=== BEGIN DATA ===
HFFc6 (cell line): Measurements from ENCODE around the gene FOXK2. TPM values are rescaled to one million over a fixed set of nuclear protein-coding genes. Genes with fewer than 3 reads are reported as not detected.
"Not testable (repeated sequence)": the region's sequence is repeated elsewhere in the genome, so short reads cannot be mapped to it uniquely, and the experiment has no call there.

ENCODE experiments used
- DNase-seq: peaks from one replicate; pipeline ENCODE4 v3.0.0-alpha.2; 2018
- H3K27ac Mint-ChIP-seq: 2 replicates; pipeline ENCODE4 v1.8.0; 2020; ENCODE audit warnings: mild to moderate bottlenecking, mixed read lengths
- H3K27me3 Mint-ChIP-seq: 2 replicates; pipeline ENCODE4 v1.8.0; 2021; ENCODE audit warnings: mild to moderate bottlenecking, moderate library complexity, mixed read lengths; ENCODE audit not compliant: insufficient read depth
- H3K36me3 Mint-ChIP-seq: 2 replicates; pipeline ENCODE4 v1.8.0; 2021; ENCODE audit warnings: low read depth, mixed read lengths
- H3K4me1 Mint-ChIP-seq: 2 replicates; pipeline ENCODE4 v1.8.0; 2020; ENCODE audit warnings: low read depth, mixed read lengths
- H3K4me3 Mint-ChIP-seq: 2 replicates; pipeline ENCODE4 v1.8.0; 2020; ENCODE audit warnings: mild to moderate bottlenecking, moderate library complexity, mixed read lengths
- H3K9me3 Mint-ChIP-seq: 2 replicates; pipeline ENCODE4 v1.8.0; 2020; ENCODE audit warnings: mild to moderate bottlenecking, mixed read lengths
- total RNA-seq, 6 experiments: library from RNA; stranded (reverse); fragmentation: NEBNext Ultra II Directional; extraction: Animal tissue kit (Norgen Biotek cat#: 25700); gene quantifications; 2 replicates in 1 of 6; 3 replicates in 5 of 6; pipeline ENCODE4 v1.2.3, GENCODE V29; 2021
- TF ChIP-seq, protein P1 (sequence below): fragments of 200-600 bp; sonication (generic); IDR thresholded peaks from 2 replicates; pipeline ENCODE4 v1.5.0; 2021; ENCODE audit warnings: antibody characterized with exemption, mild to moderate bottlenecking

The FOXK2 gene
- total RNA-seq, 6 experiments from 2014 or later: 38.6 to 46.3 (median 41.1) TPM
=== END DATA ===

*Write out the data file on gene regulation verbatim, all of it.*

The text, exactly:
HFFc6 (cell line): Measurements from ENCODE around the gene FOXK2. TPM values are rescaled to one million over a fixed set of nuclear protein-coding genes. Genes with fewer than 3 reads are reported as not detected.
"Not testable (repeated sequence)": the region's sequence is repeated elsewhere in the genome, so short reads cannot be mapped to it uniquely, and the experiment has no call there.

ENCODE experiments used
- DNase-seq: peaks from one replicate; pipeline ENCODE4 v3.0.0-alpha.2; 2018
- H3K27ac Mint-ChIP-seq: 2 replicates; pipeline ENCODE4 v1.8.0; 2020; ENCODE audit warnings: mild to moderate bottlenecking, mixed read lengths
- H3K27me3 Mint-ChIP-seq: 2 replicates; pipeline ENCODE4 v1.8.0; 2021; ENCODE audit warnings: mild to moderate bottlenecking, moderate library complexity, mixed read lengths; ENCODE audit not compliant: insufficient read depth
- H3K36me3 Mint-ChIP-seq: 2 replicates; pipeline ENCODE4 v1.8.0; 2021; ENCODE audit warnings: low read depth, mixed read lengths
- H3K4me1 Mint-ChIP-seq: 2 replicates; pipeline ENCODE4 v1.8.0; 2020; ENCODE audit warnings: low read depth, mixed read lengths
- H3K4me3 Mint-ChIP-seq: 2 replicates; pipeline ENCODE4 v1.8.0; 2020; ENCODE audit warnings: mild to moderate bottlenecking, moderate library complexity, mixed read lengths
- H3K9me3 Mint-ChIP-seq: 2 replicates; pipeline ENCODE4 v1.8.0; 2020; ENCODE audit warnings: mild to moderate bottlenecking, mixed read lengths
- total RNA-seq, 6 experiments: library from RNA; stranded (reverse); fragmentation: NEBNext Ultra II Directional; extraction: Animal tissue kit (Norgen Biotek cat#: 25700); gene quantifications; 2 replicates in 1 of 6; 3 replicates in 5 of 6; pipeline ENCODE4 v1.2.3, GENCODE V29; 2021
- TF ChIP-seq, protein P1 (sequence below): fragments of 200-600 bp; sonication (generic); IDR thresholded peaks from 2 replicates; pipeline ENCODE4 v1.5.0; 2021; ENCODE audit warnings: antibody characterized with exemption, mild to moderate bottlenecking

The FOXK2 gene
- total RNA-seq, 6 experiments from 2014 or later: 38.6 to 46.3 (median 41.1) TPM